Restoring faith in bureaucracy
A combination of corruption, ambition and personal agenda has ensured that politicians have a bad rep. But some of them are actively trying to break free from the mould by engaging with the people.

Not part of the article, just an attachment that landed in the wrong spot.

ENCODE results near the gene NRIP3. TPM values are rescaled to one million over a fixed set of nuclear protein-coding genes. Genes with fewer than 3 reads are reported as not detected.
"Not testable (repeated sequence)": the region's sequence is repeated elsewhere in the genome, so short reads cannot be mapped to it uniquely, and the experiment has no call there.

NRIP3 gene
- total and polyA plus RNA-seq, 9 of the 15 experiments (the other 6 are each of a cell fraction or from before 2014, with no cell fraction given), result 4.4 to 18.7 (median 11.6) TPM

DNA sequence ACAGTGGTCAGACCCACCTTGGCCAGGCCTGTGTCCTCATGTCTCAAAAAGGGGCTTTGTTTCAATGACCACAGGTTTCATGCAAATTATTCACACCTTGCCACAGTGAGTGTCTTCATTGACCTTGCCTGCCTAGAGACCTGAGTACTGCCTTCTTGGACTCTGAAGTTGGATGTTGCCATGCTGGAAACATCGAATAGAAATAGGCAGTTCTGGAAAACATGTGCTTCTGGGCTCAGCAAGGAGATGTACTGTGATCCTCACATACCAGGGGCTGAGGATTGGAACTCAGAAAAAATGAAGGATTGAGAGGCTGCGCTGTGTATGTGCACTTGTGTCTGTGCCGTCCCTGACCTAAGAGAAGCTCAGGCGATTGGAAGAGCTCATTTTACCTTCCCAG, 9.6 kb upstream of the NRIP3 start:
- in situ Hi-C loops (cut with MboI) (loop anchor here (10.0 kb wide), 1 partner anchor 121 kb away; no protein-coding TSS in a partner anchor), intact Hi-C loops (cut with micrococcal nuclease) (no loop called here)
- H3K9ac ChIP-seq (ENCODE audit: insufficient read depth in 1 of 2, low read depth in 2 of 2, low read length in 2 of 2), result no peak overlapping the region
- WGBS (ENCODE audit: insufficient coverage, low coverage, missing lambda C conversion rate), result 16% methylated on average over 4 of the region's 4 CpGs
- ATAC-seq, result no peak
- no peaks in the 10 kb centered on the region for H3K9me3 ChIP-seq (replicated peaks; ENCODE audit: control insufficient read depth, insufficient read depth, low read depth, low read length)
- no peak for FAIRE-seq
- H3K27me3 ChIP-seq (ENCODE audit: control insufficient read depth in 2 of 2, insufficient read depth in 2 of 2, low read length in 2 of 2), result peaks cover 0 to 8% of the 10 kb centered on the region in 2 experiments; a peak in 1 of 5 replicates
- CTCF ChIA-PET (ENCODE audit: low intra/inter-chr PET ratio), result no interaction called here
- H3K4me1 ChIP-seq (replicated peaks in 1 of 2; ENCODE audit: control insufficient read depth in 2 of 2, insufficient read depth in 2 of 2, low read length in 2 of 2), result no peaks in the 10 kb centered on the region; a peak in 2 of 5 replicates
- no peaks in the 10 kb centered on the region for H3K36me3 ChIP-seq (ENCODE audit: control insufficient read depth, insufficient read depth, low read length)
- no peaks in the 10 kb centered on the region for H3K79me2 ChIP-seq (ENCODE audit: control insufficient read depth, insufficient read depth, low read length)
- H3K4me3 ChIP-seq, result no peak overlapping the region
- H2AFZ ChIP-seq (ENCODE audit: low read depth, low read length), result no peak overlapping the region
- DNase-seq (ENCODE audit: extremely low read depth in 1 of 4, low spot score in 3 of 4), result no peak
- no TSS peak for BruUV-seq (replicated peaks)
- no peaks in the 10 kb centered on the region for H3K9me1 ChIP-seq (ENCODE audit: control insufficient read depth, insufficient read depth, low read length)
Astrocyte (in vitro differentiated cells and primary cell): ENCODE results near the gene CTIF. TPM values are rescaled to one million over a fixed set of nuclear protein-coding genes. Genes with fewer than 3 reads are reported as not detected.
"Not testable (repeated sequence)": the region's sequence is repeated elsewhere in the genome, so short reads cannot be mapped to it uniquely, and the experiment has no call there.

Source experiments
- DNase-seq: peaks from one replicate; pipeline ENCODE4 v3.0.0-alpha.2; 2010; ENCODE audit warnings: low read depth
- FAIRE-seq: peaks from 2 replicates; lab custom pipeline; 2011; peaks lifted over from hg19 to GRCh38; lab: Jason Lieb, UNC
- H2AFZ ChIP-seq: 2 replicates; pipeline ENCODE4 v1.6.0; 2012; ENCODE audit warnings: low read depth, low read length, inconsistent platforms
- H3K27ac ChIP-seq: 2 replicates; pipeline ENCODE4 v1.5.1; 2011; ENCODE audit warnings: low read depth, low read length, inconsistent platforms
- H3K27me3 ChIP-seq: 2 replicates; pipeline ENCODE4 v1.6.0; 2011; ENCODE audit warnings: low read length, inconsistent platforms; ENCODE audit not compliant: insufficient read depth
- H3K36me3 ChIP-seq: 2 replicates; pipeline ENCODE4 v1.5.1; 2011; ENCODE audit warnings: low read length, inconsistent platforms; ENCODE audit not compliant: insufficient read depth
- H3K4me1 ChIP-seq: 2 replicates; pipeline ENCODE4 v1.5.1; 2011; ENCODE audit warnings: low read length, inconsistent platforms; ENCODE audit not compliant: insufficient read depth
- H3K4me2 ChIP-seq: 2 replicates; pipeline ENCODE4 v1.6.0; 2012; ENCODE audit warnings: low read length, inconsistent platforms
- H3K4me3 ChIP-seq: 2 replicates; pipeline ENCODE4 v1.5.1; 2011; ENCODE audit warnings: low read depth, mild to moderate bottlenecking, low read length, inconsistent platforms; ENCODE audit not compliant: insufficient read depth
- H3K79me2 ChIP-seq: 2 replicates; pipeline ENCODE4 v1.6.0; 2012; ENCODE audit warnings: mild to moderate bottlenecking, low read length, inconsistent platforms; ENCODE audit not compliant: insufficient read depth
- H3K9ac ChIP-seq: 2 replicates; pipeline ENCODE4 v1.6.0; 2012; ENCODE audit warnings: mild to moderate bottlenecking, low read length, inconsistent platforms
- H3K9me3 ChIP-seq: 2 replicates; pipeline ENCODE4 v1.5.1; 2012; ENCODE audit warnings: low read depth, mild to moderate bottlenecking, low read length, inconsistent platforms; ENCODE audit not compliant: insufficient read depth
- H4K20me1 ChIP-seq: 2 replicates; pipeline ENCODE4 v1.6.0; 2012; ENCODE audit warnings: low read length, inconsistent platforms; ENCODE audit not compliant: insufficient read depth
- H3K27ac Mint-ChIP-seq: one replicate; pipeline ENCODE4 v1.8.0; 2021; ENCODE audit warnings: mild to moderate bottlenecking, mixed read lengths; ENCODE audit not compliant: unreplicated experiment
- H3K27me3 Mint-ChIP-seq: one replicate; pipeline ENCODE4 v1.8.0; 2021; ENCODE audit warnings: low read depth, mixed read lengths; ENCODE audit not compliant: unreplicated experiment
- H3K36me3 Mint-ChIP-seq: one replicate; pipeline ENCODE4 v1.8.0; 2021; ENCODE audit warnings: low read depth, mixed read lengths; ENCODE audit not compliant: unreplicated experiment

They say we rise by lifting others. While many are attracted to life in public service for the power and prestige that come with the job, they fail to remember it is essentially a calling — to serve the people. In a country like India where a majority of the politicians are unreachable once elected, there are still a few who have their fingers on the pulse of the people. Some of these politicians have managed to tap into the potential of social media and have expanded the scope of their ministries. Others find it fulfilling to work at the grassroots level. From Union Ministers like Sushma Swaraj and Nirmala Seetharaman to Telangana’s very own KT Rama Rao, there are some politicians across party lines who go above and beyond their call of duty to help those in peril. External Affairs Minister Sushma Swaraj’s popularity has soared after she vigorously started using Twitter to solve the problems of people. Her brand of ‘Twitter diplomacy’ has resulted in her being featured across national and international media. “I help people every day. That too on a single tweet (sic),” she once tweeted. Wondering how she does that? Here’s an example: Recently, a man named Kautilya Bansal wrote to Swaraj on Twitter, requesting help for a group of 20 Indians, including an infant. “@EOIBeijing : Please expedite this. There is an infant in the group (sic),” Swaraj tweeted in response. And with that single tweet, she took care of the situation.